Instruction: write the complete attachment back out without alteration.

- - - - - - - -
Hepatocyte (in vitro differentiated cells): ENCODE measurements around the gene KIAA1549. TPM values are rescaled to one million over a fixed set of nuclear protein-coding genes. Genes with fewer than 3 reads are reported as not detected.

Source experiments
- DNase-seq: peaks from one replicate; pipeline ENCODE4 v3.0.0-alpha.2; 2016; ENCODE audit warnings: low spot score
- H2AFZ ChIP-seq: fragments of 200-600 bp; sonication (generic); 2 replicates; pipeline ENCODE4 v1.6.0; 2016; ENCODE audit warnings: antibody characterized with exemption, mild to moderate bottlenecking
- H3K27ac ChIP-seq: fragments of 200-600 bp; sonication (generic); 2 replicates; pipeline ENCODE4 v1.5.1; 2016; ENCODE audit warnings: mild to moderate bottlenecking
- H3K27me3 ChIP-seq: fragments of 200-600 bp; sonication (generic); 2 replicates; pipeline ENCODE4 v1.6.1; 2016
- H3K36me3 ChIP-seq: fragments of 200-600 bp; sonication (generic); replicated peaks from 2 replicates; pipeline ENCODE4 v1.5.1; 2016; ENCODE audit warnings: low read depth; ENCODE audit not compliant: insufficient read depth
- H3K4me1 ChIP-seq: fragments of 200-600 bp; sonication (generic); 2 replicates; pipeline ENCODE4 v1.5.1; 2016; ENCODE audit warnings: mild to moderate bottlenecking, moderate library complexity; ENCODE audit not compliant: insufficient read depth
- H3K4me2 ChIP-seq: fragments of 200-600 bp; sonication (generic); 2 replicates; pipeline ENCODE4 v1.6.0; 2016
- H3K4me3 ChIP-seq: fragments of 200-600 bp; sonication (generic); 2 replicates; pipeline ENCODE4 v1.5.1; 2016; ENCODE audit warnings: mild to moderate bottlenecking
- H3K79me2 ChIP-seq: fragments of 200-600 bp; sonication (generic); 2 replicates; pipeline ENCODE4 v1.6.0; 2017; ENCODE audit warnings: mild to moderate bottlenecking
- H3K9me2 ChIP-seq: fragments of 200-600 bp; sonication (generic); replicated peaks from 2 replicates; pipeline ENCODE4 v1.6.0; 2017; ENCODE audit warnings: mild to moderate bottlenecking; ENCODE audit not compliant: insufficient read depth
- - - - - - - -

Hepatocyte (in vitro differentiated cells): ENCODE measurements around the gene KIAA1549. TPM values are rescaled to one million over a fixed set of nuclear protein-coding genes. Genes with fewer than 3 reads are reported as not detected.

Source experiments
- DNase-seq: peaks from one replicate; pipeline ENCODE4 v3.0.0-alpha.2; 2016; ENCODE audit warnings: low spot score
- H2AFZ ChIP-seq: fragments of 200-600 bp; sonication (generic); 2 replicates; pipeline ENCODE4 v1.6.0; 2016; ENCODE audit warnings: antibody characterized with exemption, mild to moderate bottlenecking
- H3K27ac ChIP-seq: fragments of 200-600 bp; sonication (generic); 2 replicates; pipeline ENCODE4 v1.5.1; 2016; ENCODE audit warnings: mild to moderate bottlenecking
- H3K27me3 ChIP-seq: fragments of 200-600 bp; sonication (generic); 2 replicates; pipeline ENCODE4 v1.6.1; 2016
- H3K36me3 ChIP-seq: fragments of 200-600 bp; sonication (generic); replicated peaks from 2 replicates; pipeline ENCODE4 v1.5.1; 2016; ENCODE audit warnings: low read depth; ENCODE audit not compliant: insufficient read depth
- H3K4me1 ChIP-seq: fragments of 200-600 bp; sonication (generic); 2 replicates; pipeline ENCODE4 v1.5.1; 2016; ENCODE audit warnings: mild to moderate bottlenecking, moderate library complexity; ENCODE audit not compliant: insufficient read depth
- H3K4me2 ChIP-seq: fragments of 200-600 bp; sonication (generic); 2 replicates; pipeline ENCODE4 v1.6.0; 2016
- H3K4me3 ChIP-seq: fragments of 200-600 bp; sonication (generic); 2 replicates; pipeline ENCODE4 v1.5.1; 2016; ENCODE audit warnings: mild to moderate bottlenecking
- H3K79me2 ChIP-seq: fragments of 200-600 bp; sonication (generic); 2 replicates; pipeline ENCODE4 v1.6.0; 2017; ENCODE audit warnings: mild to moderate bottlenecking
- H3K9me2 ChIP-seq: fragments of 200-600 bp; sonication (generic); replicated peaks from 2 replicates; pipeline ENCODE4 v1.6.0; 2017; ENCODE audit warnings: mild to moderate bottlenecking; ENCODE audit not compliant: insufficient read depth